Monthly Archives: December 2011

Cameras – Smiling Is Easy.

Link Fest.

Pretty much PetaPixel go tmy interest otday with some great posts and links about the history of digital photography, as well as photo tips.


First Camera Phone Photograph

Light Meter – A Marble

Baggage Journey Recorded

5MB of Storage in 1956

Someday In The Not-Too-Distant Future

Polaroid Ceramic Coasters

Photos Over Aged Words

Those Starks

Overread, Overheard:

And when it comes to Starks, I’m going to bet on good at fighting but incredibly stupid at trying to accomplish anything until proven otherwise.

New, Temporary, Look

Tired of the old one, this one’s not going to stay, but don’t have time to look further. So just wanted to let you know don’t be scared, it’ll be better. Soon. Any change pushes further change, so here’s the any change and come back for further.

UPDATE (about 15 minutes after posting):So the last temporary look was so bad I had to move on. It did not default to creating paragraphs for fuck’s sake. This one I like, for its simplicity while looking different enough – eg. shadow on the headlines – from WP default to be appealing

The Flaw In the Takedown Soup

Talking about President Obama as a failed economic mind and leader, a Forbes magazine columnist wrote:

“This Luddite analysis fundamentally misconceives the role of technology in a modern economy. Such advancing technology increases worker productivity, and hence wages and standards of living.”

Advancing technology increases worker productivity? Sure, in a way. But Peter, does it therefore increase wages? Obviously not. If the last 40 years are anything to go by in the United States, obviously not.

When an argument is based on such a stop-on-a-dime failure of statement, the rest of what you’ve written doesn’t make sense. Peter’s statement of principle about better wages and living standards came after he quoted Obama saying technology has reduced the need for workers:

Over the last few decades, huge advances in technology have allowed businesses to do more with less, and made it easier for them to set up shop and hire workers anywhere in the world….Steel mills that needed 1,000 employees are now able to do the same work with 100, so that layoffs were too often permanent, not just a temporary part of the business cycle….If you were a bank teller or a phone operator or a travel agent, you saw many in your profession replaced by ATMs or the Internet.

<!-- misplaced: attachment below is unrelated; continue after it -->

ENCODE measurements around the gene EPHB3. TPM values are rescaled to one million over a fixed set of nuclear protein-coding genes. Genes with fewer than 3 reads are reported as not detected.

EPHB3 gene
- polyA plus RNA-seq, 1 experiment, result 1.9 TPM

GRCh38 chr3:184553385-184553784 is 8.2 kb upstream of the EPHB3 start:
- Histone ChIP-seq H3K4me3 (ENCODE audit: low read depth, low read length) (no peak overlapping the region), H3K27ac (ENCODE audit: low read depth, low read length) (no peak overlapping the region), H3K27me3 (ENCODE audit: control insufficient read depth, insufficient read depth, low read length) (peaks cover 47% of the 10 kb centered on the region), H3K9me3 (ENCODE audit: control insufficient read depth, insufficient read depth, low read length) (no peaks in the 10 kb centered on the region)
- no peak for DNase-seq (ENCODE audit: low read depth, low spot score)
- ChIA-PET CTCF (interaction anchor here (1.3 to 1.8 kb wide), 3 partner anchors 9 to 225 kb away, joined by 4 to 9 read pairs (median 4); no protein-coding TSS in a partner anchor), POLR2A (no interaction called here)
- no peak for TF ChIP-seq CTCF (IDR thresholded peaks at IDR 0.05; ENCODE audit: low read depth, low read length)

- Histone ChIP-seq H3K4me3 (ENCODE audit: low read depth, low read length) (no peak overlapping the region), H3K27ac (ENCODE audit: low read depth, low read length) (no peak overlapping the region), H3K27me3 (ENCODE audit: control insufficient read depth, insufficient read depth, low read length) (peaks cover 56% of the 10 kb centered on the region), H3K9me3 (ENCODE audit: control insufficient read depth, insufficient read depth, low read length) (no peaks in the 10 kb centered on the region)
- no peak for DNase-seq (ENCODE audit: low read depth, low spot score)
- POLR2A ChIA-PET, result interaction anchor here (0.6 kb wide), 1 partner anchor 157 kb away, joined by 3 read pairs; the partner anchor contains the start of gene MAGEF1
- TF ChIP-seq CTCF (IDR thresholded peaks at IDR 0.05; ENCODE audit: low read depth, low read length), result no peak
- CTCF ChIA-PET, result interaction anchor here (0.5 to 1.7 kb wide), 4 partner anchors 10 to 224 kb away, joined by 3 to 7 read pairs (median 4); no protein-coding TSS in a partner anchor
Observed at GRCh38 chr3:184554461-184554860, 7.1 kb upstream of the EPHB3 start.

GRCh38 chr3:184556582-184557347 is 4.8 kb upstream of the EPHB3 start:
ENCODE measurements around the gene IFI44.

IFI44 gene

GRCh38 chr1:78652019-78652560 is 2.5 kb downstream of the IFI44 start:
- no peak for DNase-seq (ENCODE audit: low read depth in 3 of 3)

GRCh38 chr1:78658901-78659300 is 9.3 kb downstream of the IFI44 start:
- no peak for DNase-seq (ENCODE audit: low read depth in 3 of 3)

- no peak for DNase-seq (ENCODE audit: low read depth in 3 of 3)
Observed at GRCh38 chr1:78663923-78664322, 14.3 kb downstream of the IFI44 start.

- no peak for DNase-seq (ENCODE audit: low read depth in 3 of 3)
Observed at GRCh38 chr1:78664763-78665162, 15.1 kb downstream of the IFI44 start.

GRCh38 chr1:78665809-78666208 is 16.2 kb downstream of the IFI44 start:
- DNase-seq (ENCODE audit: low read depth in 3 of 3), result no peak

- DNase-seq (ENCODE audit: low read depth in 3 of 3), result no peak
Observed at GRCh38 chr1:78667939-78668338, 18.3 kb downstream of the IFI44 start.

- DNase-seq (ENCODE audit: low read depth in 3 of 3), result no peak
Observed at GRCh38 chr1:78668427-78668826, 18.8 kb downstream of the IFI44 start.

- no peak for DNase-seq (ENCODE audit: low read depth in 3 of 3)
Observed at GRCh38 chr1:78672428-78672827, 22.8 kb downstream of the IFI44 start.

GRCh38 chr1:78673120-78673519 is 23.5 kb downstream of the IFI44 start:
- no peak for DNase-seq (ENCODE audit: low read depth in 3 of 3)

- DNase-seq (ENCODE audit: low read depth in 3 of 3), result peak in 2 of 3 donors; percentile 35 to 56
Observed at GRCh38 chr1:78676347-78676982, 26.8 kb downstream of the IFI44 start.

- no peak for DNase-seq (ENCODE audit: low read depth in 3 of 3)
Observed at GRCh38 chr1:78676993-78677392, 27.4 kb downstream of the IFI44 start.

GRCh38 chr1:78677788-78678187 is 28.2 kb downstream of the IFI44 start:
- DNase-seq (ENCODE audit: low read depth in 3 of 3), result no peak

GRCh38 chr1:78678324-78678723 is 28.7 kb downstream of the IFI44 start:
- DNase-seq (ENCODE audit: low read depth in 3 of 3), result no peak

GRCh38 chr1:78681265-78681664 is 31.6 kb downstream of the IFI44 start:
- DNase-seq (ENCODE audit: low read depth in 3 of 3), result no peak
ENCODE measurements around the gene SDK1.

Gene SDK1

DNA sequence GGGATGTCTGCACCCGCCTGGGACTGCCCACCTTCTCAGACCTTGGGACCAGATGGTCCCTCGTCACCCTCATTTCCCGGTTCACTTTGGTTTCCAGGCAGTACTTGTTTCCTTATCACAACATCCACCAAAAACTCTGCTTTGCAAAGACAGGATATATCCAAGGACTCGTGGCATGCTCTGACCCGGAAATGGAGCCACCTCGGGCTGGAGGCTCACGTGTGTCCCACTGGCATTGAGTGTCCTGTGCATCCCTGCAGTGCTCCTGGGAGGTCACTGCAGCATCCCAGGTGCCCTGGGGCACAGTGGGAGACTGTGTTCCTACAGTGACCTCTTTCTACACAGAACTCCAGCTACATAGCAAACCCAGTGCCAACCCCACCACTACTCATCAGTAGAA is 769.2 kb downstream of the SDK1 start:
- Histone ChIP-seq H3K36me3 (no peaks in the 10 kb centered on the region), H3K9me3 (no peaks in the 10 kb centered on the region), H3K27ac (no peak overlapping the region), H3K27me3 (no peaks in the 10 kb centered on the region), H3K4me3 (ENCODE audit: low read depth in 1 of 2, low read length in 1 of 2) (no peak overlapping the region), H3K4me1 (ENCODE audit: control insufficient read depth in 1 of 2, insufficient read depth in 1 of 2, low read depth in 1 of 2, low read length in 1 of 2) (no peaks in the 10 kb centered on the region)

That’s an obvious statement, though Obama has offered little to stem the tide or reverse the mortal trend. Or even prepare the country for the inevitable. Businesses should take the lead, of course, but looking after workers is often far down on the list of priorities. They’re an expense that needs to be reduced to the least – and sometimes ethically – possible.

The columnist Peter avoids this reality too, spectacularly, just to to take verbal potshots at Obama. However, shooting from the lip requires more than that if you want to be taken seriously.

Faced with such a dire problem, a country, as a whole, should come together to solve the problem of finding American workers good jobs. It now takes serious government spending to get done even a fraction of what the same amount was able to do before, when everybody felt a sense of shared purpose.

That it fractures instead, beyond the ability to achieve anything whatsoever, is what leads to broken dreams or visions of the future aborted before they can begin. It’s that failure to lead, from the president, from politicians, from business leaders, from voters choices, that really is the fundamental flaw.

UPDATE (minutes later) Adn, of course, if all these maligned 1% are job creators, they’re doing it wrong. unemployment seems to be skyrocketing. You blame Obama or the “job creators?” It’s an interesting question, what WOULD it take for companies to begin hiring again. I think that would start with eroding wages and standards of living. As it always was, as it always will be.